More precisely, according Averroes al-Farabi rejected the ontological transformation that the doctrine appeared to require, that is, its assertion that, through intellectual development, a generable and corruptible mortal human being could become and eternal and incorruptible separate intellect (Ibn Rushd (1953): 433, 481, 485). How al-Farabi would have reconciled this claim with the doctrines expressed in his surviving works, and whether it represents al-Farabi’s mature and considered view on the matter, must remain an open question, however, given the lamentable loss of the Nichomachean Ethics commentary itself.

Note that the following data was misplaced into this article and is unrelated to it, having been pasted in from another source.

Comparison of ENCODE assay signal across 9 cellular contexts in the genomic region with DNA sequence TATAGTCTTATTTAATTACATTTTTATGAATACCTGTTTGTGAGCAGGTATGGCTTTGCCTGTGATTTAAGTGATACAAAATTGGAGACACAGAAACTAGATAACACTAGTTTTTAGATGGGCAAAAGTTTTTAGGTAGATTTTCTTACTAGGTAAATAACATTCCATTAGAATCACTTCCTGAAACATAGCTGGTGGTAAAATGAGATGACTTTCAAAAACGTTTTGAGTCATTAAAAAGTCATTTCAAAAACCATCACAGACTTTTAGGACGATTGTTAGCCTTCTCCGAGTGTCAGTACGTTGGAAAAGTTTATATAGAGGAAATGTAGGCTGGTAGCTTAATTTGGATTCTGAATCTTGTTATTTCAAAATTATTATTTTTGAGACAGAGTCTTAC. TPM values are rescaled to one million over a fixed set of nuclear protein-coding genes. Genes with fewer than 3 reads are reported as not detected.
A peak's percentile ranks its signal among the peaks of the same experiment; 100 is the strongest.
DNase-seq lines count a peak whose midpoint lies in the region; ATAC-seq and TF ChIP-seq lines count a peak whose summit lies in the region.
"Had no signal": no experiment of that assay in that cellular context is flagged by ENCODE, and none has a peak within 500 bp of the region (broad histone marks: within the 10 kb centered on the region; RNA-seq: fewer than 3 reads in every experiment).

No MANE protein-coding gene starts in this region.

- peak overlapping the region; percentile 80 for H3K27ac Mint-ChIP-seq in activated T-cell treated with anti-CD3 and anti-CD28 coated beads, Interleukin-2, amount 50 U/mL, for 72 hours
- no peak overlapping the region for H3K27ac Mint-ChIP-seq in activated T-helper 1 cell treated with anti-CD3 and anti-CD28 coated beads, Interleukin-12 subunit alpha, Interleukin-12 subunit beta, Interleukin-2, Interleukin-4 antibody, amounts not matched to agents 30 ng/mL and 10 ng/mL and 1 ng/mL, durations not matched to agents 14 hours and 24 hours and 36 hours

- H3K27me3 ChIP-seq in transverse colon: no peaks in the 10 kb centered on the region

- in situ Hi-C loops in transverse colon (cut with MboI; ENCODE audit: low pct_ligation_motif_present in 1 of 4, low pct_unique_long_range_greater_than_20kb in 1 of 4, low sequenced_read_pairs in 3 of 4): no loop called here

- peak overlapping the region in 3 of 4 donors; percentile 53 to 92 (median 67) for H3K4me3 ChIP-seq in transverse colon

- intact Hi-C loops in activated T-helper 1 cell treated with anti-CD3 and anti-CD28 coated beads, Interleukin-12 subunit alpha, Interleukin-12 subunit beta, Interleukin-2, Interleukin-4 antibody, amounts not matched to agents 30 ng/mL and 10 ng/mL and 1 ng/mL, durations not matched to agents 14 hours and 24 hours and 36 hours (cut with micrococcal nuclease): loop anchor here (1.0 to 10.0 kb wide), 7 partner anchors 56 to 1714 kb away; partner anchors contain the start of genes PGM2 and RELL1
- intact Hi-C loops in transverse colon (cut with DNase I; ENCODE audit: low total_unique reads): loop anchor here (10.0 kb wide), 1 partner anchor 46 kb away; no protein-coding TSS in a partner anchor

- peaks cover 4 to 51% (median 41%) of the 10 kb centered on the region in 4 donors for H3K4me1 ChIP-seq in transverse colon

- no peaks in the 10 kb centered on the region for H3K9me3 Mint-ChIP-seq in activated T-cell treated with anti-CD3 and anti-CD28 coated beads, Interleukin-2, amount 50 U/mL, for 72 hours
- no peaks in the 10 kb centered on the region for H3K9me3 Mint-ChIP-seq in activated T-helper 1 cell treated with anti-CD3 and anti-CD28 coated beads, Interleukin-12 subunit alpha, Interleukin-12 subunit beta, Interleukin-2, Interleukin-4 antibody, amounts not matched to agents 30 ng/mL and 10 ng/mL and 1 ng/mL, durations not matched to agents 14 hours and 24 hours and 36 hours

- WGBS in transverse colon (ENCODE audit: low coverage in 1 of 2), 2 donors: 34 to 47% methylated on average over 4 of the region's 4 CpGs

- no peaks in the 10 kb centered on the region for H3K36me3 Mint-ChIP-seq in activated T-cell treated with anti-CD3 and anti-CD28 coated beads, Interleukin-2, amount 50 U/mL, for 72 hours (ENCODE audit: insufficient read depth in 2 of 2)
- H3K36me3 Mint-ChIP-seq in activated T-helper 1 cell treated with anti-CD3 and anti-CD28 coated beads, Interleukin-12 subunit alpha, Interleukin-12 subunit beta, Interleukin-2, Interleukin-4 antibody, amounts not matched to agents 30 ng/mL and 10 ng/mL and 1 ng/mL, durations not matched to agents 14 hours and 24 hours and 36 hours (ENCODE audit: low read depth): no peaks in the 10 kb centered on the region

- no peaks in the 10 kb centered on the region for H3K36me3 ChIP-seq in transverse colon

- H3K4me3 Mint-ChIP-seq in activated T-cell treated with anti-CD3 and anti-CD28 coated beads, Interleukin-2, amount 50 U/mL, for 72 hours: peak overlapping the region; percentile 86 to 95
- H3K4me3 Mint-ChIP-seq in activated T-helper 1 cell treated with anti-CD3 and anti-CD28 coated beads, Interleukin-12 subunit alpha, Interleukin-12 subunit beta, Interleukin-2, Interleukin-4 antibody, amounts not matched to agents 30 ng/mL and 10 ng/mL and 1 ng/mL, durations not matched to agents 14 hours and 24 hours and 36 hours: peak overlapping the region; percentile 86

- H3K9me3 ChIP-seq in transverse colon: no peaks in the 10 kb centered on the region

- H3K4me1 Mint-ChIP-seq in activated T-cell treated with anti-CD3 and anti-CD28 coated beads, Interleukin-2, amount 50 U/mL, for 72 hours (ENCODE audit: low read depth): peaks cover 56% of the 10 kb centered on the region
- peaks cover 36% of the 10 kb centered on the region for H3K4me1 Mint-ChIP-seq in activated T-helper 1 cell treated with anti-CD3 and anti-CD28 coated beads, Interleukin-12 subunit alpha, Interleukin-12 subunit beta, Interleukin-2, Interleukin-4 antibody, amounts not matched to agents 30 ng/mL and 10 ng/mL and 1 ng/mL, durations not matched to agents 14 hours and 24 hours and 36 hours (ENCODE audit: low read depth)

Against the backdrop of al-Farabi’s teachings on the acquired and agent intellects, and on the imaginative faculty, the psychological aspects of his theory of prophecy can now be outlined. According al-Farabi, prophecy in its various manifestations is the result of an interaction between the intellect and the mimetic capacities of the imaginative faculty. What makes prophetic knowledge unique is not its intellectual content per se, for that belongs equally to the philosopher and the prophet: true prophecy, like the true religion based upon it, is a symbolization and imitation of the selfsame truths known demonstratively and intellectually in philosophy? But all prophets possess, in addition to their intellectual capacities, the gift of an especially keen imaginative faculty. This gift allows their imaginations to receive an influx or emanation of intelligible from the agent intellect, an emanation that is normally reserved for the intellectual faculty alone. Since by its nature the imagination cannot, however, receive abstract intelligible as abstract, the prophet exploits the mimetic abilities of the imagination to represent these intelligible in concrete, symbolic form. In this way, what is normally available only to the select few who can attain the level of the acquired intellect can be communicated by the prophet, under the guise of sensory images, to a much wider, non-philosophical public (al-Farabi (1985): 210-27, 240-7; see also Rahman (1958), Walzer (1962), Macy (1986), Daiber (1986b).